International students face hardships during COVID-19

Amber Brouwer

About a year ago I got the letter in the mail. The letter told me that I was accepted to Pace University. As a girl from this tiny country in Europe I couldn’t believe it. I got all my forms ready and set to go. I was already in the US as an Au Pair, so I booked my trip back to my home country, to change my visa to officially become a student. Not much later I turned on the news and there it was, “a new virus has been discovered in Wuhan, China.” How the rest of that story goes, I think we all know.

My name is Amber Brouwer, I am a 20-year-old freshman Psychology major. I am an international student from The Netherlands. I think I’m not alone when I say that we all thought things were going to go back to normal after a few months, but then the travel bans came. I had not applied to any schools in my home country, so my only option was to somehow find a way to start my studies here in the United States.

I found a way to legally stay, but as an international student, you are in the country on student status. This status allows you to do internships and work off-campus when the job is related to your studies. You can only do this when you have studied for two consecutive semesters on campus. Internships, as many of you will know, are important. Not only to get experience but also to make some money while here in the US. Many of us are losing our student status and thus the right to intern in the US or even worse they have to take a leave of absence.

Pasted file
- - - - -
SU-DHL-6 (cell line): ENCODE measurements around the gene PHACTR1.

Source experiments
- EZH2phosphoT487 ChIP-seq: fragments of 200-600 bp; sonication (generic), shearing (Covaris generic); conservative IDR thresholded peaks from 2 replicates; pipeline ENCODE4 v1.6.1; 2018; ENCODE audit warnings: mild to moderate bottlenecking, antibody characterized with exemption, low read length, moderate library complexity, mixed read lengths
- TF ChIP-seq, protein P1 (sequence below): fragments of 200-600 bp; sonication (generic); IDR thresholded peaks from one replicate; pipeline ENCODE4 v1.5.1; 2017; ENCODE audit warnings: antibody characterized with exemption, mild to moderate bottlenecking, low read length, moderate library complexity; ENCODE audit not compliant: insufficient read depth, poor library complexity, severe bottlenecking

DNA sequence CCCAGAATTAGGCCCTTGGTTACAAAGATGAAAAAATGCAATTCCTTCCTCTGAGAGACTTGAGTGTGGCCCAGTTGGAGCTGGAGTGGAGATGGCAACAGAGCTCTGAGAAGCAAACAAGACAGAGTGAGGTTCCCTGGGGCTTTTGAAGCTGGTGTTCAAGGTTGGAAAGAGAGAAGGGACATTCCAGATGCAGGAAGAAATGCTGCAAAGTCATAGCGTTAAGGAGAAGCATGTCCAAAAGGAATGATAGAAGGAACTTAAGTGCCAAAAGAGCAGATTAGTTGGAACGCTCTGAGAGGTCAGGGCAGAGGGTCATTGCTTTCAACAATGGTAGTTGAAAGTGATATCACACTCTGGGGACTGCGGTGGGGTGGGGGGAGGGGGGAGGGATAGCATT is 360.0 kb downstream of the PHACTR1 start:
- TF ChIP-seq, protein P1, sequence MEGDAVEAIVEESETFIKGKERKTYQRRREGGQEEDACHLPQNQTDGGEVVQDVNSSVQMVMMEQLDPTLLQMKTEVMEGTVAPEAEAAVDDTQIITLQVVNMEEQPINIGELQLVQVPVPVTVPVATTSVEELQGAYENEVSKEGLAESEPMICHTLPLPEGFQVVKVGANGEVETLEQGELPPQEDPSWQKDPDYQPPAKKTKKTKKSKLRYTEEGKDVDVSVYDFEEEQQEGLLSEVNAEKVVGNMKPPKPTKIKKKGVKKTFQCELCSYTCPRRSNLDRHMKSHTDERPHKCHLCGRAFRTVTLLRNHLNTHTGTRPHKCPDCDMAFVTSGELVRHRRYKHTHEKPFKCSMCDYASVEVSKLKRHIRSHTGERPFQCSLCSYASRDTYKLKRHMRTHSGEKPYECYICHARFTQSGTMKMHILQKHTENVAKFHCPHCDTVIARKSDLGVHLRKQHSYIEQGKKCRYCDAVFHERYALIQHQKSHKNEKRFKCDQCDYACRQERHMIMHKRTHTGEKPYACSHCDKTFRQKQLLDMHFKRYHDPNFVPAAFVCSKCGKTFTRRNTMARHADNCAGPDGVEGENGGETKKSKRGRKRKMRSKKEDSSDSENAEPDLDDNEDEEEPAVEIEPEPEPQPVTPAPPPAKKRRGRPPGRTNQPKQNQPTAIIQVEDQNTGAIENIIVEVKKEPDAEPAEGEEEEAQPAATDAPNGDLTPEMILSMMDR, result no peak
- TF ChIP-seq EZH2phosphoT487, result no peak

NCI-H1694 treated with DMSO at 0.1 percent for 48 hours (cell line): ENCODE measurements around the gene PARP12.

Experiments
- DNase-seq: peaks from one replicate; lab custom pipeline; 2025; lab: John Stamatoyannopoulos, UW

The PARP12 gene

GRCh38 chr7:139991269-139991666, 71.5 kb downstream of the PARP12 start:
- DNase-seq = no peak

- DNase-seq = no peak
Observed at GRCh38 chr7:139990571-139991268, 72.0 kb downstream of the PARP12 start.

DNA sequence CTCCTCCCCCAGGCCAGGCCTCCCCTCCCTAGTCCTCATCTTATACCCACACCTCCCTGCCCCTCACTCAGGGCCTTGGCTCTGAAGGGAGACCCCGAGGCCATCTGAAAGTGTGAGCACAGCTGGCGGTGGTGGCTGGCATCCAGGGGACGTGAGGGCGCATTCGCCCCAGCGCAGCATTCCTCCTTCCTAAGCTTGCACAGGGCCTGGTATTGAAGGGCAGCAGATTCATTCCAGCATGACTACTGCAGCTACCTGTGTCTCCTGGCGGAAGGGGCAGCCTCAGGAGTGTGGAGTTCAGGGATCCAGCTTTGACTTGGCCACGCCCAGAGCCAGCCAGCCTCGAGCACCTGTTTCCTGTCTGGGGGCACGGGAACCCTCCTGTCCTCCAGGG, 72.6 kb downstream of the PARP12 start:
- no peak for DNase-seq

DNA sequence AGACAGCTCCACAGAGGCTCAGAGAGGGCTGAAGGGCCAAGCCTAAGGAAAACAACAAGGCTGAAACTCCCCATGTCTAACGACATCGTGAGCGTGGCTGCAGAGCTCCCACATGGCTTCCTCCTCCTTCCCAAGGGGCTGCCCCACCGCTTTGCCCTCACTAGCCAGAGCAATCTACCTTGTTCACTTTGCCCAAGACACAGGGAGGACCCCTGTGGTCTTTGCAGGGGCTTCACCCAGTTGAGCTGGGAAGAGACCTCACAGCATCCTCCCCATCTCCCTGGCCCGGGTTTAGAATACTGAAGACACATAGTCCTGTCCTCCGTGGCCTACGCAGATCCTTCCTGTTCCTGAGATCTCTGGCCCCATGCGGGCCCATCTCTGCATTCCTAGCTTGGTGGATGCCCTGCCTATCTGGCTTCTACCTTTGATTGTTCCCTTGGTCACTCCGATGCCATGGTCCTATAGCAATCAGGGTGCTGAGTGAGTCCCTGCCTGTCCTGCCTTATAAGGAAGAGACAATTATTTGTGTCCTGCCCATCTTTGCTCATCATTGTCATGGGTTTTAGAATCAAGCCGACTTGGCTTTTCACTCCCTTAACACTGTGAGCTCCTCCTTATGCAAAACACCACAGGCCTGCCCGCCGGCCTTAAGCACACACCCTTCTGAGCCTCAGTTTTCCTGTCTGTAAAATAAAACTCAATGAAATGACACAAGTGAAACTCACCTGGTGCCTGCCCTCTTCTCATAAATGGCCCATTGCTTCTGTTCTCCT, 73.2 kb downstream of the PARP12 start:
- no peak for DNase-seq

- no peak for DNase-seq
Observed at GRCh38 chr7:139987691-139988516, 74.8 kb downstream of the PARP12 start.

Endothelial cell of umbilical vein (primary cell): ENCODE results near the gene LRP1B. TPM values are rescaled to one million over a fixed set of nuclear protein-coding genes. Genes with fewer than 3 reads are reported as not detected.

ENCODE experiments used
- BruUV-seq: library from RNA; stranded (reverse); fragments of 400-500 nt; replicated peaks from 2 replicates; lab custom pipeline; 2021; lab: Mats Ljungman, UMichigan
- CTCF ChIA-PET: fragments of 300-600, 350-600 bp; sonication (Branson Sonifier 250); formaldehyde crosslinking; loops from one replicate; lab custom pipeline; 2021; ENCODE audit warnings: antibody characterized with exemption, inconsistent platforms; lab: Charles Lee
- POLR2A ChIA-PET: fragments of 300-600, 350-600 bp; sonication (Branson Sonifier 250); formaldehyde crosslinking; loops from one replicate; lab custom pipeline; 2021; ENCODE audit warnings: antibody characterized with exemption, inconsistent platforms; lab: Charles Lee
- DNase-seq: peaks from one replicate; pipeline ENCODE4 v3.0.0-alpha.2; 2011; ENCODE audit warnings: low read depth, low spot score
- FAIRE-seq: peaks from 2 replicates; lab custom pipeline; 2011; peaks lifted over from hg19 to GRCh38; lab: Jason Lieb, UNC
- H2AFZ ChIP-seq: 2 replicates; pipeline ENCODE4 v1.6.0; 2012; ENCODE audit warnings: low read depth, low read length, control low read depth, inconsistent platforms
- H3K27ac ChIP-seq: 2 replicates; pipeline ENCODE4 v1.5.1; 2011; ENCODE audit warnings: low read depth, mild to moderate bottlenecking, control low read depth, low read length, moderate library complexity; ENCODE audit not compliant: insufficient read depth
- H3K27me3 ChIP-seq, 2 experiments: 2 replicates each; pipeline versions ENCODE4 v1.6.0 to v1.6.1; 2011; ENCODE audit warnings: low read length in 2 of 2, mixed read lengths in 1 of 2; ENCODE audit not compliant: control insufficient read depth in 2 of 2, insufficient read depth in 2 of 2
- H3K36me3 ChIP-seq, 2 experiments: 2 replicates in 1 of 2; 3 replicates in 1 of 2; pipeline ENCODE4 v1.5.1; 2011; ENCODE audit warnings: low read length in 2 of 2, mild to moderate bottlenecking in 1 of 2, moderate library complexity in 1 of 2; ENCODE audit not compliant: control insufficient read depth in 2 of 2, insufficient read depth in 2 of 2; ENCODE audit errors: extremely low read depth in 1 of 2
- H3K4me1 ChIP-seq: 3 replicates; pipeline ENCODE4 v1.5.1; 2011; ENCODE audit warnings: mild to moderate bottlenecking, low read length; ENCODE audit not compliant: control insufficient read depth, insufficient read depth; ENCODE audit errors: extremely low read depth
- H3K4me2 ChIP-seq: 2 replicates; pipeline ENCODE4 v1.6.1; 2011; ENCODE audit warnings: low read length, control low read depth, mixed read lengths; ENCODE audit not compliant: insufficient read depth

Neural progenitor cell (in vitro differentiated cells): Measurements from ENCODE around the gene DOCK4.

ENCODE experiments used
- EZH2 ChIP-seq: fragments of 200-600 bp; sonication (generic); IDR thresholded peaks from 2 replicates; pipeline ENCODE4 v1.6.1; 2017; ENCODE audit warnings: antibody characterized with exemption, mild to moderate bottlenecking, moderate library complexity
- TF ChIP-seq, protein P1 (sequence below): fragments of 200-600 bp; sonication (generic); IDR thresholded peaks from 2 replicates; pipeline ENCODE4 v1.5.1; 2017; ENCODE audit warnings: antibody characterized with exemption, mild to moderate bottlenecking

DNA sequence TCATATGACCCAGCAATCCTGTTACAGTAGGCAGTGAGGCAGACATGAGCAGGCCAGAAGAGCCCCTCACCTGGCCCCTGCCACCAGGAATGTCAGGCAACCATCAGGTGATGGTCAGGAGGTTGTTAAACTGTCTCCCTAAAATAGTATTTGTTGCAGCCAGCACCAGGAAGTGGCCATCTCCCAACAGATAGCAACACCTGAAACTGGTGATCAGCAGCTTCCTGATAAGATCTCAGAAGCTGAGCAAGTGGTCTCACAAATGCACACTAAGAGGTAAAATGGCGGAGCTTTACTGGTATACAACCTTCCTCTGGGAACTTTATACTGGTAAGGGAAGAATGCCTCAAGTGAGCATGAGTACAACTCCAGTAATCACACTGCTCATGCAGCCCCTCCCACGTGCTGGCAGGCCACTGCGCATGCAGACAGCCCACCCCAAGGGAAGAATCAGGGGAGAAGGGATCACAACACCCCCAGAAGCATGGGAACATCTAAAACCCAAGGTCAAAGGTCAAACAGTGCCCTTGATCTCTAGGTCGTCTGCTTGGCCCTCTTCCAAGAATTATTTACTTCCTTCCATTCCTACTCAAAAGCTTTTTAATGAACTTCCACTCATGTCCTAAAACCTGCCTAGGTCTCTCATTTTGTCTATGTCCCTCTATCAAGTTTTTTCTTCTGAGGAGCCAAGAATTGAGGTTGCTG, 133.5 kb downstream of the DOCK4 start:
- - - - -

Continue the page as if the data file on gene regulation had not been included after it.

Audille Bardon is another international student here at Pace. She started her studies, just like me last fall. She chose a different way to obtain her visa, but unfortunately, she didn’t get the approval in time. This means that for her, the chance to intern and work is delayed even more. This is a stressful situation. With her 26 years of age, she’d love to start experiencing the real working world, but COVID is preventing her from that.

My story ends well, and I’m happy to say that with some creativity and very last minute planning I was able to get back to the US in time for the spring semester. But many other international students are stuck at home, trying to follow classes with the sometimes 12 hours in time difference. This affects grades, participation, and being able to really become involved on campus. Being a student during COVID, whether you’re international or not, is hard. That’s why it’s is important for us all to stay as involved as we can in our Pace Community.